[This isn’t going to make much sense to folks who haven’t done an MBA or studied organizational behavior/organizational theory in, say, a sociology PhD, but here goes.]
Background: I’m visiting Bainbridge Graduate Institute, the Original American Sustainability-oriented MBA Program, and observed a class today in “Organizational Systems.” Then it hit me: conventional organizational analysis has a deep flaw and it has to do with a concealed individualistic assumption in the “new thinking” that is supposedly radical, yet presents an obstacle to more enlightened, sustainable modes of management.
This flaw was introduced in the late 1970s and early 1980s when critical thinkers and post-modernists started to make their liberating methods known in management circles. Their central point was that organizations are not fully knowable physical objects you can tamper with and manipulate, but intangible complexities that can be looked at from many equally valid standpoints. Out of this came Gareth Morgan’s eight metaphors (Images of Organization) and, later, Lee Bolman’s and Terrence Deal’s four organizational frames. The latter’s work, Reframing the Organization, is probably the world’s most commonly used textbook for organizational behavior courses in undergrad and MBA programs, and has been ascendant for at least a decade.
To be sure, the approach these books introduced was a big improvement over what came before: brutally boring, mechanistic neo-Taylorism that trudged through organizational management looking for the “right answer” to help “fix things” as if every organization were nothing more than a box-filled diagram with order-following people in “functions”.
So now we were enlightened! Of course, it has taken a long time for even this insight to percolate through the flaccid axons of conventional thinkers – many businesspersons would still consider this old stuff “revolutionary” and “far out leftist woo woo” – but it’s the norm now. Get used to it.
Wait! DON’T get used to it! It is flawed! It’s transitional thinking from the last century – a positive step, but very much NOT where we want to relax and stop our forward march toward Understanding.
Think about it.
Each frame is a perspective that we construct, and then we forget we constructed it. If we don’t watch it, the frame becomes the reality. “The culture is re-asserting itself!” “Oh, you know, office politics…” “I can’t get anything done in this oppressive structure!”
The map starts looking like the territory.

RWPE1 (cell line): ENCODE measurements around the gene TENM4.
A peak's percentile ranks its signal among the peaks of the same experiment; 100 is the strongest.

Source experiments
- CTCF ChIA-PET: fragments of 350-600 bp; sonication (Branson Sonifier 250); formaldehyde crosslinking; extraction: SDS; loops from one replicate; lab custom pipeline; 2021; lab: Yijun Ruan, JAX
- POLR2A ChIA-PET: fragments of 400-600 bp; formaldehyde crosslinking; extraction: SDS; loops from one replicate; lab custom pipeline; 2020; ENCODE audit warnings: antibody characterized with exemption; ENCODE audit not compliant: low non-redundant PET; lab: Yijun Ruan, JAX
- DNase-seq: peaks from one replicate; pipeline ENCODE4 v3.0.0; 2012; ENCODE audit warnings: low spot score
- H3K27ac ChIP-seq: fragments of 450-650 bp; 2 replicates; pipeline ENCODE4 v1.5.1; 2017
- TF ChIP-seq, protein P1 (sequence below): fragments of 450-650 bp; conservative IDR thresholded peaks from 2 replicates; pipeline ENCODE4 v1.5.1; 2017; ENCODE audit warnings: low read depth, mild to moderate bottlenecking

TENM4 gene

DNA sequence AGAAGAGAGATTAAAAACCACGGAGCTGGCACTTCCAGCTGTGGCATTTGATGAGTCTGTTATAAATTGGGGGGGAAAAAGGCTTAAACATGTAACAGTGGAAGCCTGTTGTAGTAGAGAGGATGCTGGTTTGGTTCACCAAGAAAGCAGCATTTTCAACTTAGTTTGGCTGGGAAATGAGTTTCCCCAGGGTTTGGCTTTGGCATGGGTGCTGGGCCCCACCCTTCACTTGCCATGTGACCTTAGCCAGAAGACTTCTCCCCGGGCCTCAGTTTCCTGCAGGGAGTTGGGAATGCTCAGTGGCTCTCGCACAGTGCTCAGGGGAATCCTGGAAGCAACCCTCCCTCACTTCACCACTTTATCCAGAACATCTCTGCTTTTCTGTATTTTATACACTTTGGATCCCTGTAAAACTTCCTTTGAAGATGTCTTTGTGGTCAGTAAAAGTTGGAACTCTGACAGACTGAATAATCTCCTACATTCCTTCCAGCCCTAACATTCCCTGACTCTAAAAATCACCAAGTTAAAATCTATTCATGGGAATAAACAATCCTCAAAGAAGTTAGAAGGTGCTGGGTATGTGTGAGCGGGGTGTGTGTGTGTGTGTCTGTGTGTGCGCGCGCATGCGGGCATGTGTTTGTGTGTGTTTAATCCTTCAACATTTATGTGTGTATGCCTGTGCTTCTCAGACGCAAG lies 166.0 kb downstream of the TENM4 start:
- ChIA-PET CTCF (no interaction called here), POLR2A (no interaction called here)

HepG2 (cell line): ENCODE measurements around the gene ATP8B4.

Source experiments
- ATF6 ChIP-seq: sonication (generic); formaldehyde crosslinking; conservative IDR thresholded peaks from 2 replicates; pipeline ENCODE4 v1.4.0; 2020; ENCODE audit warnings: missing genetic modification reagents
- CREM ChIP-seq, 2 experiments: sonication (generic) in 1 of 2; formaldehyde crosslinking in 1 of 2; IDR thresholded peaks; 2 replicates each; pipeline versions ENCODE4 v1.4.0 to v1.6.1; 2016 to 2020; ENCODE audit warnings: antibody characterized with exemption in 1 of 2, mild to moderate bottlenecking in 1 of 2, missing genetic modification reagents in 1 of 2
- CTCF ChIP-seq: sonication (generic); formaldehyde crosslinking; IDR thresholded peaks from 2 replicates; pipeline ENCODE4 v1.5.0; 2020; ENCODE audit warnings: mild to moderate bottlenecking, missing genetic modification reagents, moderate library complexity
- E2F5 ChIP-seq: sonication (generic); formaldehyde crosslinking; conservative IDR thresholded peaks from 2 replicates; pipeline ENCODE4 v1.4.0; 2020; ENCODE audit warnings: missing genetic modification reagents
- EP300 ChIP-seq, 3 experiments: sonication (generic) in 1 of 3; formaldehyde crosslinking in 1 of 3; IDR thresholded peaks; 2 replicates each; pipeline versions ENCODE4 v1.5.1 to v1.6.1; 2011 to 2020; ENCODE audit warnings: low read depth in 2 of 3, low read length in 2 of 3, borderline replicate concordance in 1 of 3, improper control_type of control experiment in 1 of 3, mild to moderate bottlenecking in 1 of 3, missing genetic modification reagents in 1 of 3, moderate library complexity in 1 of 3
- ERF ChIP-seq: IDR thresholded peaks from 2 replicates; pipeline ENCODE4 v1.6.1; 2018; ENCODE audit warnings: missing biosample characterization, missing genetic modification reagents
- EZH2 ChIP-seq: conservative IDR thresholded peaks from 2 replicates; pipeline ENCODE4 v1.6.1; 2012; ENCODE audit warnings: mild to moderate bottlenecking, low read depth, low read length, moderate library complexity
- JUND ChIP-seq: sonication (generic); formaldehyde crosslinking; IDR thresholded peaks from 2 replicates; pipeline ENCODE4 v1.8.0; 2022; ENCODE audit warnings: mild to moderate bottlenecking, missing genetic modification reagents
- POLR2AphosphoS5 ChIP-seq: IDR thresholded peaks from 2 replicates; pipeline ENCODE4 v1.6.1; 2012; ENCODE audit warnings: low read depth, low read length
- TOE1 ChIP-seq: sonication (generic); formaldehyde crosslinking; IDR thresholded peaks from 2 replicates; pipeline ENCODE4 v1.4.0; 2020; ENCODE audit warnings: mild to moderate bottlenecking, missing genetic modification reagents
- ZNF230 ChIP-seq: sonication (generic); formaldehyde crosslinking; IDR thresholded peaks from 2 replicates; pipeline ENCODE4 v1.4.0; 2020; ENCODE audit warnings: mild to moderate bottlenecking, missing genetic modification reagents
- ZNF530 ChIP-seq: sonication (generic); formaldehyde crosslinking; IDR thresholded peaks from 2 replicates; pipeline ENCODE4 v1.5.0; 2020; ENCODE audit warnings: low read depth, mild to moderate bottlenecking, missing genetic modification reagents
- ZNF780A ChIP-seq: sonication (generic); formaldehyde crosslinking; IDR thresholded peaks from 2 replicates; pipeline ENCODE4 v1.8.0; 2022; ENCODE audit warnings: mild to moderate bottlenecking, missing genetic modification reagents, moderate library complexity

But that’s not the worst of it.
The worst is that each of Bolman’s & Deal’s frames is based in an individualistic, ego-centric apprehension of reality. This is the curse of reductionism compounded by the curse of ego-centrism.
Consider: We REIFY (construct into false concreteness) one of a number of perspectives, FORGET that we have, and are then limited (rationally and emotionally) by the fact that each of these perspectives is deeply planted in concepts that relate to our own personal, individual context: my needs, my interests, my power, the rules I follow, my values and beliefs, the stories I tell, the meaning I assign, my victories, my defeats…
Look in Bolman & Deal: where is the sustainability piece? There isn’t one. They were too early. Their logic admits no entry for sustainability.
I assert that sustainable organizational leadership by definition transcends the individual, and anchors reality in the “we,” the collective, the community. You won’t find an easily navigated road from B&D’s frames to the modes where truly sustainable organizations appear to operate – the servant leaders, authentic community, the gift economy, employee ownership and workplace democracy, coops, and traditional tribal organizations. Practitioners of these have leapt beyond the ego-centric frames, into a wholly different radical place of analysis and action.
The book has not yet been written that brings sustainability into organizational analysis in a fashion that’s as powerful and complete as B&D’s approach. Theirs is a book for LAST century. There’s no sustainability in it. It’s a transitional form. How do we keep what’s valuable about framing without remaining trapped in its forgetful reductionism and heedless egocentrism?